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Cover Stories Series 2011> A Cinema Culture> Web Exclusive
UPDATED: July 15, 2010 Web Exclusive
Kungfu Kid
The Karate Kid, set in China, is a decent update on the original

The poster of The Karate Kid (LOYALKNG.COM)

When The Karate Kid, a coming-of-age tale about a boy who studies martial arts to overcome his enemies and his fears, was released in the United States in 1984, it was an instant hit. It inspired audiences to take up karate and made "wax on, wax off" a lasting catchphrase. The film and its sequels made actors Ralph Macchio and Pat Morita into stars and defined their careers. What could filmmakers possibly do to justify a remake?

Move it to China.

The new Karate Kid, directed by Harald Zwart, closely follows the storyline from the original: New kid in town runs afoul of some bullies, finds an unlikely mentor, masters some martial arts moves, and finally faces down his tormentors at a tournament. But the new film, a joint production between Columbia Pictures and China Film Group, raises the stakes – the protagonist finds himself not only in a new neighborhood, but an entirely different culture. Jaden Smith (son of Will) plays 12-year-old Dre Parker, who reluctantly moves with his mother from Detroit to Beijing. On his first day he meets Mei Ying (Han Wenwen), a young girl whose friend Cheng (Wang Zhenwei) welcomes Dre with a kungfu beating.

Dre turns to maintenance man Mr. Han, played by Jackie Chan in a more serious and welcome change of role for him. When Mr. Han takes Dre to confront Cheng and his ruthless kungfu coach, they challenge Dre to a showdown at an upcoming tournament. Now it's up to Mr. Han to prepare him.

Moviegoers in Beijing will enjoy seeing the CCTV Tower, Bird's Nest, Forbidden City and other landmarks onscreen, although they might question how Dre can run from Jingshan Park in downtown to Wudaokou in northwestern Beijing in 20 minutes. The newly arrived Parkers are baffled by everyday situations that should be familiar to any Beijing expat – as when Taraji P. Henson (Hustle & Flow, The Curious Case of Benjamin Button), a strong addition to the cast as Dre's mother, wonders how her electricity card works. It's easy to sympathize with Dre's feelings of alienation, even when they explode in a full-blown temper tantrum on the street with his mother.

Western reviewers have alternately criticized The Karate Kid for being too flattering or too insulting in its depiction of China. Some say it serves as a promotion tool, showcasing the Great Wall and other breathtaking landscapes. Others say Beijing comes across as too crowded and dirty. Overall, however, the movie gives a balanced if somewhat shallow view, displaying both the good and bad. It also works to dispel a few myths and stereotypes – Dre's mom points out that, contrary to popular belief, fortune cookies are not a Chinese creation.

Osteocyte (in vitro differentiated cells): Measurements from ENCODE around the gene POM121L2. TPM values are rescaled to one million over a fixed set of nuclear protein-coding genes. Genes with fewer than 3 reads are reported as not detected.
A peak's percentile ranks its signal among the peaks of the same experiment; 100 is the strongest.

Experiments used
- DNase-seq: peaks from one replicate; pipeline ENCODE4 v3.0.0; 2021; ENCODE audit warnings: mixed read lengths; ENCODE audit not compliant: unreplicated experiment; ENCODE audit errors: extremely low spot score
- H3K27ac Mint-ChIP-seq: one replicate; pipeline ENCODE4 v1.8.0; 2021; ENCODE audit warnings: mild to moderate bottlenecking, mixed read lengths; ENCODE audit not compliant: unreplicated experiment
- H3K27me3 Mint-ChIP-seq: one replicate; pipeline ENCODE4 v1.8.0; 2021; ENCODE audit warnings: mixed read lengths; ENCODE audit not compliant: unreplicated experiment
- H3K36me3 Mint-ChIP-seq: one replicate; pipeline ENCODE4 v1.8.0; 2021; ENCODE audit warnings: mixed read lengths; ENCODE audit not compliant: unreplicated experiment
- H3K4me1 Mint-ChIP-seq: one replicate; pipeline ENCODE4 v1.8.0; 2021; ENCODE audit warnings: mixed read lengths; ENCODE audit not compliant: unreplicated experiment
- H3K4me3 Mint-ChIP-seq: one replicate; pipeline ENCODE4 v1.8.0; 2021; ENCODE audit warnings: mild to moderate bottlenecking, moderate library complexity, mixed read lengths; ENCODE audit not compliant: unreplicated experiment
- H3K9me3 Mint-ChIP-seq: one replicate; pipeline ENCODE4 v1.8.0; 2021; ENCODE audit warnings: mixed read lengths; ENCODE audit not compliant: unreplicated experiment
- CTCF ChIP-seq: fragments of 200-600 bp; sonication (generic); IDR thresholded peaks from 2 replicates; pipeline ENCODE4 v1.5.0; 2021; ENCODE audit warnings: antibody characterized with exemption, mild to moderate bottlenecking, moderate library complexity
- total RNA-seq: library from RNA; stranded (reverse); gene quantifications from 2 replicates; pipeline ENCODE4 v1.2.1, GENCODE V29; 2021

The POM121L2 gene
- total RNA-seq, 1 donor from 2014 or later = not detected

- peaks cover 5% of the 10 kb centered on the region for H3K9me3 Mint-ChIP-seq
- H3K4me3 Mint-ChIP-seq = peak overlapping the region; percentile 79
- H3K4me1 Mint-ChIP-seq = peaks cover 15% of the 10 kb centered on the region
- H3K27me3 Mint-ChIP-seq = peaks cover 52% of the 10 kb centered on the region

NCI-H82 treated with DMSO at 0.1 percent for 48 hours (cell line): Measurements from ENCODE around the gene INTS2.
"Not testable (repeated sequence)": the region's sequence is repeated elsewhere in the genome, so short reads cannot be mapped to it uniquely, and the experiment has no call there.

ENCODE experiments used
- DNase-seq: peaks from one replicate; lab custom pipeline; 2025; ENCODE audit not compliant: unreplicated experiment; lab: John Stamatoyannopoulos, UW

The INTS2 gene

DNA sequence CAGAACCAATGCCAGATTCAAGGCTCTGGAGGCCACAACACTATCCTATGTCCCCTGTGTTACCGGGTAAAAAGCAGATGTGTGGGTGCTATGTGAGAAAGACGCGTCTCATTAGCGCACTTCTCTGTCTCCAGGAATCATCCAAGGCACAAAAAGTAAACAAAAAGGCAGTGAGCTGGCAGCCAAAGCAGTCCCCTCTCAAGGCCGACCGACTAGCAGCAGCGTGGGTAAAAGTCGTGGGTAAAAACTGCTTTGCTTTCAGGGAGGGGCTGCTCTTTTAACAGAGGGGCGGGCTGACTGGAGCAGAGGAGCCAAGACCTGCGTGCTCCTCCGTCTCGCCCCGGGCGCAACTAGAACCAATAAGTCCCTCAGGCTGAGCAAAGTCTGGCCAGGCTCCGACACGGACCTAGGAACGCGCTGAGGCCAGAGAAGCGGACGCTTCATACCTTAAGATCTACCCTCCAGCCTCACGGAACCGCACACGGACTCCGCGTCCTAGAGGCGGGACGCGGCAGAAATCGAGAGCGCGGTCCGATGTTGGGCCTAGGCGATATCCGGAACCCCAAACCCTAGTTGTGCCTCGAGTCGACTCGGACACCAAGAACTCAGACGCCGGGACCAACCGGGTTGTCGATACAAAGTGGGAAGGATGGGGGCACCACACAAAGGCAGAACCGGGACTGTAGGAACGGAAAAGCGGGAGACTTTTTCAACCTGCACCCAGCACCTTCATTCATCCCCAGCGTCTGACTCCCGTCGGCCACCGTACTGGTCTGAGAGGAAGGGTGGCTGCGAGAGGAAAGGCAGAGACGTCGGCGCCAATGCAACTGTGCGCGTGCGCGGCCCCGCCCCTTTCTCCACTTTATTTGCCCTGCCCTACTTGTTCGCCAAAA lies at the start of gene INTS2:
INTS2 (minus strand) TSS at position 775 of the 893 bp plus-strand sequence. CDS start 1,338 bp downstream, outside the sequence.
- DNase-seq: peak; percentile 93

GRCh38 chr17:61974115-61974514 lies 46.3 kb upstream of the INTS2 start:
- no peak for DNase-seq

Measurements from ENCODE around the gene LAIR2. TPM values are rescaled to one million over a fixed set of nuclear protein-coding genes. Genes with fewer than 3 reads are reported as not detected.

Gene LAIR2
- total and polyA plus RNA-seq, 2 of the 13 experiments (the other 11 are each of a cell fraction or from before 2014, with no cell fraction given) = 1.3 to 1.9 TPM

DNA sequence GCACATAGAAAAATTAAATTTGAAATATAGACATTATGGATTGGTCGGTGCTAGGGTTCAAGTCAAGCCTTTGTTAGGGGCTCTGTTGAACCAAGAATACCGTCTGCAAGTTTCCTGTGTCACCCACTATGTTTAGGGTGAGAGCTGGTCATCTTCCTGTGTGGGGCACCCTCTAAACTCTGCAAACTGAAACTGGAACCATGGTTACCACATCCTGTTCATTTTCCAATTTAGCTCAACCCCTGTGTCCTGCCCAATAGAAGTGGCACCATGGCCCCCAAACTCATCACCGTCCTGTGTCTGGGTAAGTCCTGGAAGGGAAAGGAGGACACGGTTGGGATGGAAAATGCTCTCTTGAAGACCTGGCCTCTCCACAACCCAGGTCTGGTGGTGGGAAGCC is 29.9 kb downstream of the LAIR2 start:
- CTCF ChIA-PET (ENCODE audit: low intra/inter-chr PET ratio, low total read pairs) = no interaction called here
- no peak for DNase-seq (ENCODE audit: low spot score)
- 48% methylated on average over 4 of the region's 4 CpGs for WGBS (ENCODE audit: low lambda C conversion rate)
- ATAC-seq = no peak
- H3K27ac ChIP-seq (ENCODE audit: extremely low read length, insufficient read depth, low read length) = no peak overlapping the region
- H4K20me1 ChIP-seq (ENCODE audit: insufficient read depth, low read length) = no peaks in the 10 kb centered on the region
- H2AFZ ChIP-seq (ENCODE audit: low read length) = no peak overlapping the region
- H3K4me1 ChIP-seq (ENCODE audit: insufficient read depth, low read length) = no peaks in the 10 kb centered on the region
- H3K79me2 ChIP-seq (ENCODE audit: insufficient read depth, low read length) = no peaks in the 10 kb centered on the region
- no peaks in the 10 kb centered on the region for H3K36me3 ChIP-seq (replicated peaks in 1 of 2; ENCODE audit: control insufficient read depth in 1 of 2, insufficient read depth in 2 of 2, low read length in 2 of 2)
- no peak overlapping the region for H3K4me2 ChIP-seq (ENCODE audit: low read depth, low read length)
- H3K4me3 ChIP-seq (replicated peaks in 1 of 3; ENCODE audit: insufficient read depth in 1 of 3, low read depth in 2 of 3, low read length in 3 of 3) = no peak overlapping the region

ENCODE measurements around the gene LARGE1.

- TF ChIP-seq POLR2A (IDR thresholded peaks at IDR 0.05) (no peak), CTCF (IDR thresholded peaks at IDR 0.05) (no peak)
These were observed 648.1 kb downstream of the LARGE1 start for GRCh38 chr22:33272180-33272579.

Smith has inherited his father's charm and ably plays the physically demanding role, but he doesn't quite live up to his predecessor Macchio. In the original film, the main character is several years older than Dre, well into high school. The story somehow becomes less compelling when the characters are all preteens. The age difference also makes for a less credible love story between Dre and Mei Ying. The sanitized, slightly shorter version of the film in Chinese movie theaters is missing a discomfiting kiss between Dre and Mei Ying, as well as a scene from the tournament in which Cheng's coach tells another student to purposely injure Dre so that he can no longer compete. Using younger actors makes the fight scenes seem more violent. Perhaps the Smith family – Jaden's parents both served as producers – should have waited a few more years to make this film.

At 140 minutes, The Karate Kid also runs too long. The film takes too long to get to the most satisfying part, the tournament, where the kids expertly deploy flips, kicks and strikes. Some of the more advanced moves, however, stretch the boundaries of believability.

Despite its flaws, The Karate Kid is surprisingly fun. With over $200 million in worldwide ticket sales – several times its production budget – the movie is already prompting speculation over a possible sequel. Jaden Smith may have turned this remake into a whole new franchise.

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